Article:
On Nutrition: Getting active, better late than never | Health

A widely held theory on aging pins some of the blame on compounds called free radicals, which gum up the works and facilitate the path toward disease. Research evidence continues to reveal how whole grains and nutrient-rich whole foods can combat free-radical damage. Phytochemicals, the beneficial compounds that plants evolved to help them survive, can help our bodies, as well. But it takes a plant-based, whole foods diet to facilitate that payoff. Eating well can help keep you off the sick list — though nothing can be guaranteed in this regard, of course — and, if you do become ill, can aid in faster wound healing, fewer surgical complications and shorter hospital stays. This is of critical importance in today’s debates about health care.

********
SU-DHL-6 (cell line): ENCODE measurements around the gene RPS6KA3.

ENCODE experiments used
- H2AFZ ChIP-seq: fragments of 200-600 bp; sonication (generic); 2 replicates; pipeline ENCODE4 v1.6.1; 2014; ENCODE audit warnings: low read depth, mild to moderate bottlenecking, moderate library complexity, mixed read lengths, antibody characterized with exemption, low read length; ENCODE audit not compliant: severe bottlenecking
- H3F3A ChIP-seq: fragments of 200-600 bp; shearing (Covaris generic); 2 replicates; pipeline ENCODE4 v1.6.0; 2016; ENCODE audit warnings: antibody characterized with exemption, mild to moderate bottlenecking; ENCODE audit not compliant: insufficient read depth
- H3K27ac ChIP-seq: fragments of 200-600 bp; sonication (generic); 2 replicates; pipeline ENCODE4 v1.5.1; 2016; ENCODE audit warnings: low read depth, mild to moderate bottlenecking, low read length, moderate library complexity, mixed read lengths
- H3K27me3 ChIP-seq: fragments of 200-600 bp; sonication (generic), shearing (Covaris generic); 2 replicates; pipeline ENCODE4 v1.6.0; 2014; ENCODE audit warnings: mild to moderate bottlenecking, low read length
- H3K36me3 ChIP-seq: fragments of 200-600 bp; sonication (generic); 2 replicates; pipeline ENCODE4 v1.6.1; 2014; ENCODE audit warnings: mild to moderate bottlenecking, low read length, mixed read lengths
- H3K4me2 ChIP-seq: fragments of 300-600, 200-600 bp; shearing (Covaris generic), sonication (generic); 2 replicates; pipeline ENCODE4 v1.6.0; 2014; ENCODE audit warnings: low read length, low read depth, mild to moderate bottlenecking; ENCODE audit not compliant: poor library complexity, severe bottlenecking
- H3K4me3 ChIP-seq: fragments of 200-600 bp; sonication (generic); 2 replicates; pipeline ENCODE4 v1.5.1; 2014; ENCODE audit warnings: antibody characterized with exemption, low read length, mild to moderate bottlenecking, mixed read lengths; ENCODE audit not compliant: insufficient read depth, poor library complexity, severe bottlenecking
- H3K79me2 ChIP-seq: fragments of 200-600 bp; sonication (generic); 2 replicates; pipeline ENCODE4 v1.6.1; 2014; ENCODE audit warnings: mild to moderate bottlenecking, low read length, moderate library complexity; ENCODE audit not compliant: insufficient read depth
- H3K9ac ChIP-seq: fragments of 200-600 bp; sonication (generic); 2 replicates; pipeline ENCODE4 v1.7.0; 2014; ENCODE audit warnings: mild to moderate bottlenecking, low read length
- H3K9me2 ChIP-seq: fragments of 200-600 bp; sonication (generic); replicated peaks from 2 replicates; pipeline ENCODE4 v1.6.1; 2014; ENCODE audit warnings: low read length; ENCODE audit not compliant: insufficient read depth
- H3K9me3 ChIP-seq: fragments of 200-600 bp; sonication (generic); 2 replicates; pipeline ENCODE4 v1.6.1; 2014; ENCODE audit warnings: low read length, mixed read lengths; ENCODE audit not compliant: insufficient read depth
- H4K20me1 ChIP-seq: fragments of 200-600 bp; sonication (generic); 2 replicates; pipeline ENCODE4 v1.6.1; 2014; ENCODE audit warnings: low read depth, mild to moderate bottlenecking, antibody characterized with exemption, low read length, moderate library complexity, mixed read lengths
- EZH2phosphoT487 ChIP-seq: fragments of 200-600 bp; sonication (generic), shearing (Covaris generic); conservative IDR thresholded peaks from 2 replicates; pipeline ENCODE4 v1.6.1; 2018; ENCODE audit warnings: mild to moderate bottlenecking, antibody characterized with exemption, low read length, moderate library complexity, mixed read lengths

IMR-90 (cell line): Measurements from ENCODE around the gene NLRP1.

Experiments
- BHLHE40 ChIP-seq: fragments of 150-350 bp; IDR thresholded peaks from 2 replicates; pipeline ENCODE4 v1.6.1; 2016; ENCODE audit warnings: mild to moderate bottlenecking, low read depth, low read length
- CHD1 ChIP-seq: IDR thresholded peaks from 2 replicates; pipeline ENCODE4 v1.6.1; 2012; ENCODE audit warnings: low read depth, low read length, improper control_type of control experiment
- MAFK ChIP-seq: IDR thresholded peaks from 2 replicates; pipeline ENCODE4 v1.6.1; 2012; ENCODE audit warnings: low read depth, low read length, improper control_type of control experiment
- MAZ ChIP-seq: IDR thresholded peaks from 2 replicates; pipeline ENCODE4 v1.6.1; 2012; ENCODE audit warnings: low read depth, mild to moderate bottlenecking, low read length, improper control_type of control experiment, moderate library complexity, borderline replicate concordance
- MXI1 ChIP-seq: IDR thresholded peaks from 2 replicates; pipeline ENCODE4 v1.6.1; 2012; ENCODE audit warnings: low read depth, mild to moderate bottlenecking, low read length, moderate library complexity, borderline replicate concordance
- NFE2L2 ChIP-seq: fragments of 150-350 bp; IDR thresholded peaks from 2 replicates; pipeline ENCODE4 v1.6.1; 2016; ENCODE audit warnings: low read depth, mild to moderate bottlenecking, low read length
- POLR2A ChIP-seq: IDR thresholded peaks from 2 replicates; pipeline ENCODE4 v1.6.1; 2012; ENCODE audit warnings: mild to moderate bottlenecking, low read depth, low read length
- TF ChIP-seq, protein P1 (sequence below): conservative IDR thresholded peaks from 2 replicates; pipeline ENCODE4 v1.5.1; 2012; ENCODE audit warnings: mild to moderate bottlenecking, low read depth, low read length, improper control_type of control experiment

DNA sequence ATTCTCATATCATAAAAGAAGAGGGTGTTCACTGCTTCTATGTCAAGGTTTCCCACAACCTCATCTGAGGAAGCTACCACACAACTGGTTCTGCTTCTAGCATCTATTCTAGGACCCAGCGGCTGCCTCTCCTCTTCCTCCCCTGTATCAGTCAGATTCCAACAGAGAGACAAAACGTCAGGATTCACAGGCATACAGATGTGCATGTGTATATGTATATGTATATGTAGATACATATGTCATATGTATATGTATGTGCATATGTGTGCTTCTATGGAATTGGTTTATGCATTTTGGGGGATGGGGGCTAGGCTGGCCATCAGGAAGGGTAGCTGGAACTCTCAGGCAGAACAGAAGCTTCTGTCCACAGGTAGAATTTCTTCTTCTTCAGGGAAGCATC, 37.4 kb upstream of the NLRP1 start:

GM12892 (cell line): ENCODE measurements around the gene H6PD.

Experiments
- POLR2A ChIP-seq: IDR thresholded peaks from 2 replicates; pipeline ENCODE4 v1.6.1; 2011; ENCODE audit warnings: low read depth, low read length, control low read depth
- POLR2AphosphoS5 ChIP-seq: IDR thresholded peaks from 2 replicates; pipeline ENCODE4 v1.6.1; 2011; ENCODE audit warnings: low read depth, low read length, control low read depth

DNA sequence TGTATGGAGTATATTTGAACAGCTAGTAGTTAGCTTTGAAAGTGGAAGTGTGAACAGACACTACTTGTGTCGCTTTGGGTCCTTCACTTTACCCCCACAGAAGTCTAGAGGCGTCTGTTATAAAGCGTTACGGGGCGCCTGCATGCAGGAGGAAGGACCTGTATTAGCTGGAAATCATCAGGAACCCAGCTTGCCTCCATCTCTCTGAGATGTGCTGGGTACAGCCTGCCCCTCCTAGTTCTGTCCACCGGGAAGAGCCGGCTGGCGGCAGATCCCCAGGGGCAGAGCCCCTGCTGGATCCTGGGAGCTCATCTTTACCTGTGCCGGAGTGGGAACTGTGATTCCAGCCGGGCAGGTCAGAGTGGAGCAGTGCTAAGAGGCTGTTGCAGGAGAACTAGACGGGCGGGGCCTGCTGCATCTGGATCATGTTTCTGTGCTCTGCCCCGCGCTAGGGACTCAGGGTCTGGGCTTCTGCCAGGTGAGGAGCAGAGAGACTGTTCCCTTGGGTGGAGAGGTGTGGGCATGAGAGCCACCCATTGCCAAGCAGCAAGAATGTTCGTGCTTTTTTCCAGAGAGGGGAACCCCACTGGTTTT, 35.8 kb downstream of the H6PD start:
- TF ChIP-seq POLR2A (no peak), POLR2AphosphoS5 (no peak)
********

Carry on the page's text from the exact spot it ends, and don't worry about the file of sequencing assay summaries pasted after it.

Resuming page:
Energy is the most basic commodity of life, and the body saves all it gets its mitts on. We are designed to cut back on systems that are not routinely used, saving extra energy whenever possible. Dietary excesses get converted to energy and stored whenever possible, but being “wealthy” in this regard can set us up for chronic disease.

A healthful lifestyle keeps the body on notice that we want to keep all our parts in working order. Even the best-built engine will become sluggish if not used regularly. The “use it or lose it” proposition comes into even greater play as we age. It is easier to maintain fitness than to become fit, but patience, persistence and guidance from knowledgeable professionals can chart a course that is appropriate for each situation.

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